Editors: Conor Tomás Reed and Talia Shalev
Though many aspects of June Jordan’s unique and dynamic forms of work and activism have been well documented, “Life Studies,” traces a through line of her creative interventions to form a fuller portrait of her complex and interrelated engagements. Through essays and policy reports from her days as a housing activist, speeches, her work with children, and texts from her time at City College of New York, this project adds new layers to Jordan’s legacy, showing how she created “living room” to enact a broad array of “life studies” that had great effect on many people in very different institutional, communal, and public settings.
Writer and educator, JUNE JORDAN was born in Harlem in 1936, grew up there and in Bedford-Stuyvesant, Brooklyn. She began her teaching career as a poet working with New York City public school students, following a few years of work as an organizer and researcher for a Harlem-based community action program. She would go on to teach at the City College of New York, Sarah Lawrence College, Yale University, and SUNY Stony Brook, initiating courses in Black Studies and Women's Studies and joining students in activist efforts. At the University of California at Berkeley, she founded the Poetry for the People program, which continues to this day. Throughout her life, she was a prolific writer, publishing essays in a wide variety of periodicals and authoring more than twenty books of essays, poetry, novels, and plays about issues of national and international significance. Jordan died of breast cancer in 2002.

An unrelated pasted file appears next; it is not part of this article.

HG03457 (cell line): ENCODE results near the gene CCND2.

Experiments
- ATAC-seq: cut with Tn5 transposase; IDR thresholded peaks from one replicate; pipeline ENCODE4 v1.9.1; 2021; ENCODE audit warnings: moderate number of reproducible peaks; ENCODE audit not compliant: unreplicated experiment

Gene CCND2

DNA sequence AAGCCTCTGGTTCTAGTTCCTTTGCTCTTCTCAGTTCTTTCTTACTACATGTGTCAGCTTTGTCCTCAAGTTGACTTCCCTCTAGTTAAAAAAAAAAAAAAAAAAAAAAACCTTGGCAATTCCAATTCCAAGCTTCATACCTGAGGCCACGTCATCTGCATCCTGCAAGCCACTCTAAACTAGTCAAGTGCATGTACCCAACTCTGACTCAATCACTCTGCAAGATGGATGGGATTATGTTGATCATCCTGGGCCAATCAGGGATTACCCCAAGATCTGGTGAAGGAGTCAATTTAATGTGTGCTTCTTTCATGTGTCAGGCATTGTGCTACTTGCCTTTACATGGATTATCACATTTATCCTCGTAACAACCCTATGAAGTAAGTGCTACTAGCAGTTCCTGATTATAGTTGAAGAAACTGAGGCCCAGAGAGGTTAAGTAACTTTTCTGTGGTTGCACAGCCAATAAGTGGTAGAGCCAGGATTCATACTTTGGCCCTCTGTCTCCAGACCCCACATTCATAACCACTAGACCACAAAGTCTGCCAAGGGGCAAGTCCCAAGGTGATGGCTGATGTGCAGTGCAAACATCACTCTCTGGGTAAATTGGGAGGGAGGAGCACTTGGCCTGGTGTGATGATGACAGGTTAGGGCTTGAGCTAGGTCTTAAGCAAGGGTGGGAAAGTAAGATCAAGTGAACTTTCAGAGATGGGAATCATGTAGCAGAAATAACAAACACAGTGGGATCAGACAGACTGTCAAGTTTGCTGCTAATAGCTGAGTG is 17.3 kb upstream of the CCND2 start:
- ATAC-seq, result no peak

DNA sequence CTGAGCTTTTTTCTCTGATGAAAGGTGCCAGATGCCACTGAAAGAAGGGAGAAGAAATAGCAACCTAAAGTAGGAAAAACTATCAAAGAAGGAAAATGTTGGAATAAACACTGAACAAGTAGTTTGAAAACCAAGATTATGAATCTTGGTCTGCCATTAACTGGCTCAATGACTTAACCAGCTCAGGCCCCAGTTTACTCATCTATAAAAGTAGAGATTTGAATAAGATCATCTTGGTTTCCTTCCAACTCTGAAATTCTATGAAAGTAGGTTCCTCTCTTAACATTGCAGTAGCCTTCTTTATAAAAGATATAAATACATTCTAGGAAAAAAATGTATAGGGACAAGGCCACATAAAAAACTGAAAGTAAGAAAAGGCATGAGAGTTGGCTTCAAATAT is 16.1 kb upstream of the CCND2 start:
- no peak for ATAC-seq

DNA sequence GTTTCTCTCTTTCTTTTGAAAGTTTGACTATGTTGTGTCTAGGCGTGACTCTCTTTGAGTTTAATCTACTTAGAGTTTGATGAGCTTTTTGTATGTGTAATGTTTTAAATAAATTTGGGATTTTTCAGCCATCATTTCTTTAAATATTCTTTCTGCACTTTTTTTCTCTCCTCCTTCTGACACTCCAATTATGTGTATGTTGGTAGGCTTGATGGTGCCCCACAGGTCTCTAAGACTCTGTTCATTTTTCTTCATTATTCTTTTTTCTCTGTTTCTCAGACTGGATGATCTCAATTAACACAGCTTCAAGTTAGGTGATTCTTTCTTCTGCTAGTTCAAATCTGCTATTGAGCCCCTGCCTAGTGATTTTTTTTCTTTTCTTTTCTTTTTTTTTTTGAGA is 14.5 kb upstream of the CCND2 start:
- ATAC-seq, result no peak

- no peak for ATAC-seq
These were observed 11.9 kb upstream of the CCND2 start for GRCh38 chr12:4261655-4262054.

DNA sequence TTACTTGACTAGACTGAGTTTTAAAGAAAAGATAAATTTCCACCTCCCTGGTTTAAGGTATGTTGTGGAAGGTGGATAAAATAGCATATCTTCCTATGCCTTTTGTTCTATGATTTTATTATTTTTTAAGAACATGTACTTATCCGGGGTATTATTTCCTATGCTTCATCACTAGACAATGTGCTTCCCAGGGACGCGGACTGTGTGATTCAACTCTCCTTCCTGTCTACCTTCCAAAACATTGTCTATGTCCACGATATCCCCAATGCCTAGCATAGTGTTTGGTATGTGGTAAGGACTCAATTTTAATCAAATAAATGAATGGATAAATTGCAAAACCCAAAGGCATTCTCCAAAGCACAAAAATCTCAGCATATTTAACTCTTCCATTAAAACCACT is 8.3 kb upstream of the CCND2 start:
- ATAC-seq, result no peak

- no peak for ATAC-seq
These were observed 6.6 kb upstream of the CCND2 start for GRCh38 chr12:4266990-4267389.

Schlesinger Library on the History of Women in America Collections
- publisher placeNew York City